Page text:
Ray Stasieczko en Lifestyle, IT - Information Technology, beBee in English 27/11/2016 · 2 min de lectura · +500

Reaction or Decision

Reaction or Decision Are we deciding or automatically reacting? I was at a stop sign the other day in the hot summer weather here in Nashville, and a thought emerged when I turned left; was that just a reaction to the commonality in my routine drive home, or did I actually decide to turn left? Every day we are presented with opportunities to make decisions. In reality, I think most of us are automatically reacting without really much thought - we just simply do what we make common.

So as I had these thoughts, I decided that for the next couple days I would strive to not react, but rather, decide. When I approached the stop sign again, I decided to go straight instead of right, and after two years of living in my neighborhood, I discovered a better route home. It was a little bit farther, but it had no stop signs and turned out to be quicker. This was an interesting concept to me; it made me stop and consider what else I have just automatically reacted to.

In business, everything revolves around improvement. When we expect no change, we will never invoke it. What if there were new discoveries in the way we conduct business, which were more beneficial – much like in the way I went straight instead of turning right when heading home.

“Too many times we stick to our guns as they say; we become unconsciously static in our decisions.”

After all, for most of us, saying we always do it this way seems safe. We believe that there are more important things to decide than thinking about how to change things up; things we are comfortable with. A few months back, I attended a trade show. One of the topics was, of course, the importance of change - my how the old is forever new. I noticed at this three day event that every time the group met in the main venue, everyone kept sitting in the same seat – the same seat they sat in at the last meeting there. The other thing I noticed was everyone agreed wholeheartedly that change is the constant we all must embrace; except of course changing our seats.

We all know it’s not that we’re afraid we will meet someone new; it’s that we are unconsciously geared to remain at the status quo. This seems like such an easy thing to do. Next time you’re at a trade convention, do yourself a favor - sit somewhere different every day; who you meet and what you learn could be life changing. Think of this: if you have a struggle with something as simple as changing your seat, how could ever expect to change the hard stuff?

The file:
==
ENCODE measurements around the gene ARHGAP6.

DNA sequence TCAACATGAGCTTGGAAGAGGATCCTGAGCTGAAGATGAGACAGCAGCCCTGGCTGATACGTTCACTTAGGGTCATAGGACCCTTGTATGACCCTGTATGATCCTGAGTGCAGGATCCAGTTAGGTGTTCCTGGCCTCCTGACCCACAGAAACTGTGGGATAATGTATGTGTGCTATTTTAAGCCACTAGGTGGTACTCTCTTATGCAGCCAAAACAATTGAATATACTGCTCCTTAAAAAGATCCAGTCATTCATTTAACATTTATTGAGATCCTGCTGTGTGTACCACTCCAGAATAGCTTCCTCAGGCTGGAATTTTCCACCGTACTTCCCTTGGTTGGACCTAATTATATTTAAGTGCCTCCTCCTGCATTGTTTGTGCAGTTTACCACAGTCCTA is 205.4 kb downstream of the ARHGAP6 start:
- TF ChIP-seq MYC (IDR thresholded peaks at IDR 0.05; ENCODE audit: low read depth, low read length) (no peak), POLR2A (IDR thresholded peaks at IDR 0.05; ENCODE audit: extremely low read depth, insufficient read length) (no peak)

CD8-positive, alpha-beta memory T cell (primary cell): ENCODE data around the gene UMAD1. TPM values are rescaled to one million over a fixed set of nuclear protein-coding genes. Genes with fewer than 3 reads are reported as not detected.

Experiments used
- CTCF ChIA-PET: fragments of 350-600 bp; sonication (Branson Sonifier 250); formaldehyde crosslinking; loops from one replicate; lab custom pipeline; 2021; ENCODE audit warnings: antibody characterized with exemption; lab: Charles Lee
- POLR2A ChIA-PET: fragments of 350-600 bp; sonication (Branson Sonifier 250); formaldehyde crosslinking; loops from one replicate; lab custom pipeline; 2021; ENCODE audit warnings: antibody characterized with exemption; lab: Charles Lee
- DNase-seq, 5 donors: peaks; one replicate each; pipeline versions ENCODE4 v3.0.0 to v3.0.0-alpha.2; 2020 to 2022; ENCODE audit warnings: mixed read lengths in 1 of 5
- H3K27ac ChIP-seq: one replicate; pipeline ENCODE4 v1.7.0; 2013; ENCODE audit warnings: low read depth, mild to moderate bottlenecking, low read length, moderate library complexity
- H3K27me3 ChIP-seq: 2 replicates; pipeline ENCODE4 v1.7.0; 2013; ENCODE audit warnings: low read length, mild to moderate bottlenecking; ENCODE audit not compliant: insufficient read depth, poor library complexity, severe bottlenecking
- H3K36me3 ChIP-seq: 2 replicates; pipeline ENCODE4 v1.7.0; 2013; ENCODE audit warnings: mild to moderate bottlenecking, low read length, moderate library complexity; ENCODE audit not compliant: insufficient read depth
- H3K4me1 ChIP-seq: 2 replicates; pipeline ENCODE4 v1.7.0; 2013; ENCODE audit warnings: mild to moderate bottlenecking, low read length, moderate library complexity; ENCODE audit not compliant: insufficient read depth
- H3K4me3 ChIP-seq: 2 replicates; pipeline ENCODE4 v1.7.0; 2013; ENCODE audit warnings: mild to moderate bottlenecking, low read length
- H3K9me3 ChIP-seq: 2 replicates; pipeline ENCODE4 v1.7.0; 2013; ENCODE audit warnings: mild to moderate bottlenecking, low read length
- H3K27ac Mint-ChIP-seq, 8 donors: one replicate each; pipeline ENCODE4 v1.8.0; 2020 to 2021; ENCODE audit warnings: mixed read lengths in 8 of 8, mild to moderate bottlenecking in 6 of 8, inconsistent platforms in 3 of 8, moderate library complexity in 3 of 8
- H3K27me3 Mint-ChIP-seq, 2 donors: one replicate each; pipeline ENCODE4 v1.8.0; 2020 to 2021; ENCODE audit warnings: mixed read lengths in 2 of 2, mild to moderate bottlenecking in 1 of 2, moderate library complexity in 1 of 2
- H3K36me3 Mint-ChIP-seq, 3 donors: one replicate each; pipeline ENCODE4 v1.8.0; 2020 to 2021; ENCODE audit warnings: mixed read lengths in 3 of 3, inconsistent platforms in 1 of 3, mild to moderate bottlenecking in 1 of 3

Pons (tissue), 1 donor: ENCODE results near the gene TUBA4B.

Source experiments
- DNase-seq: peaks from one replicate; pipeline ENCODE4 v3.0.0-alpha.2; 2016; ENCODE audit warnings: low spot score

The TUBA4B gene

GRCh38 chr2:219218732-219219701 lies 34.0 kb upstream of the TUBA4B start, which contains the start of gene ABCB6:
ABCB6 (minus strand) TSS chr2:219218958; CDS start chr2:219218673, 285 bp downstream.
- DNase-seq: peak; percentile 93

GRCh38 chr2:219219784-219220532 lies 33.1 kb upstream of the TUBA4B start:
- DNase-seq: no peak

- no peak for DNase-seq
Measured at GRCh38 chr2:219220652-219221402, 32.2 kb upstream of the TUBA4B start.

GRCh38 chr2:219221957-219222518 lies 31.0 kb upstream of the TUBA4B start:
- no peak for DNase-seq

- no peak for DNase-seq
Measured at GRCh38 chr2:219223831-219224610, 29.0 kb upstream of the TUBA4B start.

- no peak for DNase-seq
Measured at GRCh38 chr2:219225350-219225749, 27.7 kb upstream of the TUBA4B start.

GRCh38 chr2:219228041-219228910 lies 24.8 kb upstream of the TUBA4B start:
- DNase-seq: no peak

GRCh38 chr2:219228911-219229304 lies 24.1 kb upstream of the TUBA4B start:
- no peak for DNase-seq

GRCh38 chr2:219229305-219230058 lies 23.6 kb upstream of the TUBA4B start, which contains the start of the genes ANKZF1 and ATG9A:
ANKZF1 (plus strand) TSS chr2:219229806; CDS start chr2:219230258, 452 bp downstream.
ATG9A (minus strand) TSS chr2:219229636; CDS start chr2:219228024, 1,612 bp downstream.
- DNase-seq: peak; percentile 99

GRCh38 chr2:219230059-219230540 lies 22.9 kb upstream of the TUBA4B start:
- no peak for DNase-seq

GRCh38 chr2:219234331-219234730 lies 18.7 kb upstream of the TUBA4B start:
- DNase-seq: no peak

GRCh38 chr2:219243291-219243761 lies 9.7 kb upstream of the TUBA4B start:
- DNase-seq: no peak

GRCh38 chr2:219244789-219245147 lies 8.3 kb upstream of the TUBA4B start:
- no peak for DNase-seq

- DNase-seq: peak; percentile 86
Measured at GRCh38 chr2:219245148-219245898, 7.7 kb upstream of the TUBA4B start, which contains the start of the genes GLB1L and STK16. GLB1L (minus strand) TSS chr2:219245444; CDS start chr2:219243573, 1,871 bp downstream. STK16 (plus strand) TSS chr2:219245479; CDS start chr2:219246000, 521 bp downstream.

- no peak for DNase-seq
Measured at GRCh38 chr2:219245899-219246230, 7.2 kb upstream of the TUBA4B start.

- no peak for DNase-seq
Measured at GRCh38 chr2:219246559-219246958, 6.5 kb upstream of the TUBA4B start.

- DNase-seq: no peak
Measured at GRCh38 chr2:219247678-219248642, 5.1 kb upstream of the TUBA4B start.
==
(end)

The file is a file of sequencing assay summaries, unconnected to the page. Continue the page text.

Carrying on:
“You can’t walk a new path forward if you allow the old path to continue to get under your feet.”

What we believe is safe can be the most dangerous thing in front of us. Caution has its place when there are real reasons for caution, however it should not become the the title of our business plan, and when it’s more than just a small component of our plan. We will be subconsciously telling ourselves ‘safe is better than sorry’; and that’s one of the biggest lies in life!

So the next time you are presented with an opportunity to decide something, take a second and really decide - don’t react. You may not only save time driving home, you might discover something that was just outside your world. Improvement comes from change - it always has and always will, and change must be decided on. After all –“Status quo is the killer of all that will be invented.”

Written by

Ray Stasieczko

Entre/Intrapreneur helping organizations innovate looking for next opportunity

Ray Stasieczko 27/11/2016 · #2

#1 thanks David B. Grinberg for that insight and appreciation of the article

+1 +1
David B. Grinberg 27/11/2016 · #1

Thanks for more excellent advice, Ray. I think this is especially important in our fast evolving high-tech age in which information overload and and short attention spans often lead to knee-jerk reactions. This is especially true and dangerous on social media, because you can't put it back in the bottle when one's language is out there for the word to read and react to.
Thus: think before you shoot.
Don't shoot first and ask questions later. That's just a recipe for disaster.